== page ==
• Jog or walk outdoors or on a treadmill
  • Go on a bike ride or use a stationary bike (just keep the intensity low)
  • Swimming
  • Hiking

Aim to keep your heart rate between 120-140 bpm, remember, you don't want too intense of a workout.


Yoga is often practiced to relax and unwind for a better well-being. Not only that, it also lengthens our muscles and tendons, promotes blood flow to help repair broken-down muscle tissues, and helps our body develop better mobility and flexibility. This makes it an excellent workout to try on active recovery days.

Self-Myofascial Release

If you're extremely sore, and want more of a full rest with little movement then try foam rolling! Use a foam roller to roll over parts of your body where your muscles feel extra tight and/or sore. Foam rolling helps relieve tightness, reduce inflammation, and can help increase your range of motion. Doing this is still considered active recovery and provides many of the same benefits like reducing lactic acid buildup and soreness.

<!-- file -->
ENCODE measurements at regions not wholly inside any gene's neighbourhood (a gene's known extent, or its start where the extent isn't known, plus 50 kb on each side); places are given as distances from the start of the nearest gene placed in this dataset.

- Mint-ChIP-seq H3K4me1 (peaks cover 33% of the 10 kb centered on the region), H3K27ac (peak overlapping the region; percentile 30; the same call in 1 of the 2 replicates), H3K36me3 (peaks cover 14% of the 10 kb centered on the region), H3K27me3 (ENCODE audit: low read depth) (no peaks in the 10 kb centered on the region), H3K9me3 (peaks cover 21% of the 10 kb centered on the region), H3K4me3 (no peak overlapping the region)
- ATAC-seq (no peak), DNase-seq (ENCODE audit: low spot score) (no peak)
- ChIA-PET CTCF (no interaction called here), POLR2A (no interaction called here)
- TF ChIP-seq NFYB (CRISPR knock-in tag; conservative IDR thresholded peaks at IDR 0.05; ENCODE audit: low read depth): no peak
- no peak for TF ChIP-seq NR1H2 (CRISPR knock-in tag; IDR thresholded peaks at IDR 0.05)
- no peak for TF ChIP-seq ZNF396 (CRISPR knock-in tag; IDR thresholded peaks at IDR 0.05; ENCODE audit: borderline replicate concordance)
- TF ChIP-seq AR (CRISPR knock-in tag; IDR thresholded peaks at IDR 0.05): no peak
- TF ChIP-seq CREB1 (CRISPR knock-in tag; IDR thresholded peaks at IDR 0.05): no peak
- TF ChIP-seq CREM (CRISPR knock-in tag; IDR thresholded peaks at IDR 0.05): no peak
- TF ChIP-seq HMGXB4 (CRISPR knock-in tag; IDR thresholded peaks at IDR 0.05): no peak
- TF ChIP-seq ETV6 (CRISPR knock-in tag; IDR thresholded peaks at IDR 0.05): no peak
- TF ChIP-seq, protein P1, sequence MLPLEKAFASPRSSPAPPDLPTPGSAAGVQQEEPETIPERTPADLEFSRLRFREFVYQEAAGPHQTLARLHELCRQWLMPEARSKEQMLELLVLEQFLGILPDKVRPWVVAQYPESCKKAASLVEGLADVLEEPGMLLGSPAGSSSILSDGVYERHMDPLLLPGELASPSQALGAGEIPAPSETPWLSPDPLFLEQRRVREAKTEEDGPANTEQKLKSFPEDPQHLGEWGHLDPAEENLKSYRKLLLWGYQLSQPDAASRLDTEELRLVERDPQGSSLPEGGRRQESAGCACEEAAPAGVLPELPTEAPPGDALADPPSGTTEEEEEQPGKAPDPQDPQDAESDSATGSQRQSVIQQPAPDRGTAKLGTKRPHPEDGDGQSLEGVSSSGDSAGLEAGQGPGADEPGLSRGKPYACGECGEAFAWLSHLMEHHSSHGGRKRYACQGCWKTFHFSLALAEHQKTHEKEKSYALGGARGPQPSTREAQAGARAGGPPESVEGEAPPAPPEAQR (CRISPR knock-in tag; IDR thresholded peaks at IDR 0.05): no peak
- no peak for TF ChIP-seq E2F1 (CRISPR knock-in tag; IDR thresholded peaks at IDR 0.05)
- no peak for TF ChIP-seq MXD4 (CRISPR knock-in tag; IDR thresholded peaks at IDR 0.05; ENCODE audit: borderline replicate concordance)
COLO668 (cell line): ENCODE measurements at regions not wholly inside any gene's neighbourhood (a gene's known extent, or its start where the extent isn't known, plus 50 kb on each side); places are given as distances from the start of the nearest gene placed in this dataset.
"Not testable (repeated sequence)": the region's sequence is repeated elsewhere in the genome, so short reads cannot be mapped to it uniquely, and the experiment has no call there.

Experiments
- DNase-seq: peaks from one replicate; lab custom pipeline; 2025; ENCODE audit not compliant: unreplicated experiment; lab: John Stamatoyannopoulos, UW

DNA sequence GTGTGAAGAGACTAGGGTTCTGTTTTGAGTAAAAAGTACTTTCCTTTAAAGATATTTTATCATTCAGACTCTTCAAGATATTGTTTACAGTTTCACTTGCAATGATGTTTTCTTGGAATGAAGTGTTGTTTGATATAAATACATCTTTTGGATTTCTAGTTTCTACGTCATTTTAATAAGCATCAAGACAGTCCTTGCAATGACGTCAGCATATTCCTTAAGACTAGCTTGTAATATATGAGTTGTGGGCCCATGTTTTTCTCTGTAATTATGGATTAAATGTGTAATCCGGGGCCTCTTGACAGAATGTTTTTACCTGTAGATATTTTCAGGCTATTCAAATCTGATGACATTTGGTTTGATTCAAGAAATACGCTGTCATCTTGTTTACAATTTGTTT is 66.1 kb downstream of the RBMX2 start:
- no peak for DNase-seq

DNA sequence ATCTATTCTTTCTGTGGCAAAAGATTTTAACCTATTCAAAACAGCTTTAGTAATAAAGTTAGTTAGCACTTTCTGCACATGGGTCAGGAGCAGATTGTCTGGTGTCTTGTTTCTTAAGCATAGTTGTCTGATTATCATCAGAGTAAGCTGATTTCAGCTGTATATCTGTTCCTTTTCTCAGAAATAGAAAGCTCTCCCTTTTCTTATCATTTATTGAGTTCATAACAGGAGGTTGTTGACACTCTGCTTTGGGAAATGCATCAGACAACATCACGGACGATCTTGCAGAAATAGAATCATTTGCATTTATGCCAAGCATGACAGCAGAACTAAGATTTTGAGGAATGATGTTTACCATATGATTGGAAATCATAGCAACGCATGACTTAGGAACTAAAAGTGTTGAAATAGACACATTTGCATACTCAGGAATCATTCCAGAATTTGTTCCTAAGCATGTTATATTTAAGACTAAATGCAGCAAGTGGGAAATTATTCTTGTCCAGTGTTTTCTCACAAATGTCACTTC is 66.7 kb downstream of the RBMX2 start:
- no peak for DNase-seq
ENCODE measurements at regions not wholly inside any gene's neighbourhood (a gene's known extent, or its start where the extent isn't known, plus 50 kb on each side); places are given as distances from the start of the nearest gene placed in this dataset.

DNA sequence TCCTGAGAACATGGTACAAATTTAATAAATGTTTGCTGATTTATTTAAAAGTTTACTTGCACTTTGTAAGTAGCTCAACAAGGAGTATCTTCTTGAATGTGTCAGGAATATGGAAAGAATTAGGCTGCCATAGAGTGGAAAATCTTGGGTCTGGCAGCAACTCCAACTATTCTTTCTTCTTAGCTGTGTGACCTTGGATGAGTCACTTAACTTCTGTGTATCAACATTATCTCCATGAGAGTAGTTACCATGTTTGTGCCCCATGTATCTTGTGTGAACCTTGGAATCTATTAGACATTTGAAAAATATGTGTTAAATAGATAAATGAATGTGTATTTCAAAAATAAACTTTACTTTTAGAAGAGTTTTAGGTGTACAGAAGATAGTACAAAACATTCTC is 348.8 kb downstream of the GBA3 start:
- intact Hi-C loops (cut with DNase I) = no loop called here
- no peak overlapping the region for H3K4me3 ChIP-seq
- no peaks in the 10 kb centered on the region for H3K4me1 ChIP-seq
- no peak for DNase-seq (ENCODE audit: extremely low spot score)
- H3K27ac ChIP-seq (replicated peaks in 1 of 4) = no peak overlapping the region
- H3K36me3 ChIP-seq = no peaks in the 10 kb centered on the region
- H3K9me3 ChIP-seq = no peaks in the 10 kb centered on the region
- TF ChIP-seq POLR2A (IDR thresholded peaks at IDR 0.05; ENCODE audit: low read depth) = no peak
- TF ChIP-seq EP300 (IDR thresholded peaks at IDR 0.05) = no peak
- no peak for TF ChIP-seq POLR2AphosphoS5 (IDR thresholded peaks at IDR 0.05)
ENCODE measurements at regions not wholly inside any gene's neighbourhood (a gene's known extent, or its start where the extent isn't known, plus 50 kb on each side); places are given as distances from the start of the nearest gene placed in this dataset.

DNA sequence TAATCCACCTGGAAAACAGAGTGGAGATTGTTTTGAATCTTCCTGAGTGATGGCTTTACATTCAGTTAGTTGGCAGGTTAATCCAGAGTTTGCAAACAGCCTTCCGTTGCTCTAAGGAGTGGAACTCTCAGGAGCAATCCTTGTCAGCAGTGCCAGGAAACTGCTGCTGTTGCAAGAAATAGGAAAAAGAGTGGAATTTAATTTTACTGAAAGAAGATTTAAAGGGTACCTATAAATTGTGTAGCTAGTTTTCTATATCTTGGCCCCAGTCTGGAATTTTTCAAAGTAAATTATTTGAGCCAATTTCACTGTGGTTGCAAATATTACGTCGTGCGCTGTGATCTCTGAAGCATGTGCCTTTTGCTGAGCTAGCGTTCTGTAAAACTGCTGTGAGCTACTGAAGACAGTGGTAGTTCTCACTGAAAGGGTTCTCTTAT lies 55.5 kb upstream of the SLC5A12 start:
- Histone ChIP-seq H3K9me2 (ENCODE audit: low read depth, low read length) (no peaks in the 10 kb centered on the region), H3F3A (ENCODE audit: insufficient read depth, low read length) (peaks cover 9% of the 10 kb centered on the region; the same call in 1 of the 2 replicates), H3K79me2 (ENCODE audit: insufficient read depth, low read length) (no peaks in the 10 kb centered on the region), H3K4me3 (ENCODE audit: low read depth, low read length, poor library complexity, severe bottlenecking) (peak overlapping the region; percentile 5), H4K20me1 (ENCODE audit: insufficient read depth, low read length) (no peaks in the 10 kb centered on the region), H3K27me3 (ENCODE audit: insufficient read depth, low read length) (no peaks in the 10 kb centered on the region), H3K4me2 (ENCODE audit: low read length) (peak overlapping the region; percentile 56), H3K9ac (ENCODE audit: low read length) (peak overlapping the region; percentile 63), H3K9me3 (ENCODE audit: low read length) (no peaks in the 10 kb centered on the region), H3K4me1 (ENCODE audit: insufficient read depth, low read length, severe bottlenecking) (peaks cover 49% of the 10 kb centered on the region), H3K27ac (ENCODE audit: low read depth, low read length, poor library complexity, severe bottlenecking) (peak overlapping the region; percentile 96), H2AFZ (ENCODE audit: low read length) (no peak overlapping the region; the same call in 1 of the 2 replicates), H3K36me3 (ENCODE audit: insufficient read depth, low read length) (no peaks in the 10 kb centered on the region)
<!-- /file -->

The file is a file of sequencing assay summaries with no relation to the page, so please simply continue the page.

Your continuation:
Bottomline is, staying active on your days off will keep you on track with your fitness goals and prevent you from having bad slip ups which can lead to bad habits. Not only that, but performing active recovery exercises can provide many benefits that can boost your exercise performance for your next scheduled training days. Just remember to listen to your body, if you're feeling in pain or very fatigued then take a full rest day and partake in active recovery if your body is up to it.